Cikgu Lee is an educator who upholds the importance of instilling good values in students so that they can become servant leaders in their own communities. In this article, she shares some ways educators can inspire good values in the classroom.
What is the purpose of education?
Some would say… It's about imparting knowledge that will help students to meet the demands of work in the future. While others would say… It's about building character that will help children navigate the moral complexities of life. Nonetheless, many would agree that far from one or the other, it encompasses both. As Martin Luther King once said - “intelligence plus character – is the goal of true education.”
One teacher who is leading the way in striking a good balance between the two is Cikgu Lee Bee Chuan from SMK St. Mary, our Frog Teacher Award winner of this year for ‘Act with Integrity’.
In her Mathematics class, students are encouraged to develop not only a strong foundation in numerical values but also in moral values that will guide them through life.
“I believe as a teacher, it's not just about educating students to get good results. Our purpose is to equip them with good values.” - Cikgu Lee |
Against the hyperfixation of grades, Cikgu Lee talks about how her own philosophy to teaching is one where teachers not only deliver knowledge but also focus on helping students to develop good character and values. In her words, “character still has to come first”.
This philosophy stems from her beliefs that good grades are not the only outcomes teachers should aim for as she says that straight A’s don’t guarantee a desire to contribute back to society. Instead, she wants her students to become ‘servant-leaders’ who would be able to serve those around them, regardless of their academic achievements and careers in future.
As the famous proverb goes, “you can lead a horse to water, but you can't make him drink.”
Likewise, Cikgu Lee says that students cannot be forced to change their behaviour unless they develop a desire to do so themselves. Here are some ways she intentionally inspires character development in her classroom:
In Cikgu Lee’s class, group work is used as a means to encourage students to practise values like; teamwork, collaboration and respect. By creating an environment where students with various abilities can work together, she shares how that has been beneficial in helping students to discover not only their own unique talents and strengths but also that of others.
For example, students who are better at Math can help those who may be weaker at it. In contrast, students who may not be as academically inclined are also able to assist in other ways like doing the presentation of the group’s findings or leading the project management of the tasks involved. As a result, every student is able to tap into their unique gifts to help the class learn better collectively.
As key adult figures in the lives of students, Cikgu Lee mentions how it’s important for teachers to role model good values to their students. In her words, “students will see what teachers do, and they will do what they do.” That is why in her class, she always tries to model a positive attitude and a strong work ethic to her students.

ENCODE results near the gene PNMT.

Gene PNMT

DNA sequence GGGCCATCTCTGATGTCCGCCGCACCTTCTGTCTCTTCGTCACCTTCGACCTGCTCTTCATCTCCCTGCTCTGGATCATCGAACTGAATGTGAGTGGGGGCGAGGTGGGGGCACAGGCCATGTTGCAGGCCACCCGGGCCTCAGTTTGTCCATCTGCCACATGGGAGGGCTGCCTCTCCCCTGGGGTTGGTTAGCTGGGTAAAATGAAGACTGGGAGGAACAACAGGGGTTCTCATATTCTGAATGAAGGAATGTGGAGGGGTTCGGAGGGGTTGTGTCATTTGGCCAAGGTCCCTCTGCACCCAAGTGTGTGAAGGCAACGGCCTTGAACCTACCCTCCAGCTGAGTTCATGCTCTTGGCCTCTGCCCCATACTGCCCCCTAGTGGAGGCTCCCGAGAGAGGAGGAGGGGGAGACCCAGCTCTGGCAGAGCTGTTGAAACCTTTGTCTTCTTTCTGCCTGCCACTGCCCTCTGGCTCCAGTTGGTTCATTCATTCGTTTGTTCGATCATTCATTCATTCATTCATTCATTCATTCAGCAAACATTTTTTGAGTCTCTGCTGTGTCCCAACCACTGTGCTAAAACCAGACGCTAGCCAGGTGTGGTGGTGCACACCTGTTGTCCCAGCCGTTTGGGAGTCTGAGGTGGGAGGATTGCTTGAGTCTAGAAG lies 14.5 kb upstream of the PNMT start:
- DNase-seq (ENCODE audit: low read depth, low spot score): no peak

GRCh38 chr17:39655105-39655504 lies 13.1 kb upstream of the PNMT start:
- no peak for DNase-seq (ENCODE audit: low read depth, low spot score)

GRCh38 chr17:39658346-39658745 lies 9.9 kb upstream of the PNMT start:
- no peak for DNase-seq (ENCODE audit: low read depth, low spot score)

One such example was during the pandemic when she had to face the demands of online teaching and learning. Far from being filled with doom and gloom, Cikgu Lee shared how she chose to step up to train her fellow colleagues and students so that they could overcome the challenges of remote learning together. Her choice to step up in a time of crisis not only helped to make the transition to remote learning smoother for her school but it also helped her students to remain motivated to learn as they saw their teachers rising to face the challenges of online learning too!
For Cikgu Lee, the key to inspiring character change in students is to find what motivates them so they can be personally invested in their own character development. Relating a story about a student who would often fall asleep in her class, Cikgu Lee shares how she was able to help her student pay attention in class by promising merit instead of demerit points for paying attention in class. By promising to award merit points, she was able to inspire her student to pay attention in class not only for the week but for the months that followed.
Learning from Cikgu Lee, we can deduce that it is more beneficial to use words of encouragement and motivation instead of resorting to means of punishment if we want to inspire positive character change from students. Encouragement to do better helps to create a more supportive and loving environment for students as they learn and build character along the way.
Cikgu Lee’s example shows us that ultimately, the power to effect change begins with - us.
But you may ask, “where can we begin?”
A good place to start is at the Leaps of Knowledge conference. Through a series of conversations and events, the Leaps of Knowledge conference invites everyone to be a game changer in education.
This year, Leaps of Knowledge returns to the physical stage on the 8th of October with an exciting invitation for educators to respond to the need of our time by going back to the HEART of education, scholé. An education that is not merely limited to productivity, but one that is free and at leisure to seek truth and enjoy the process so that together, we can build back better in education.
As Cikgu Lee wisely puts it - “Don’t be afraid to make changes. Don’t be afraid to fail. The world is always changing, if we don’t change we can’t keep up in the world.”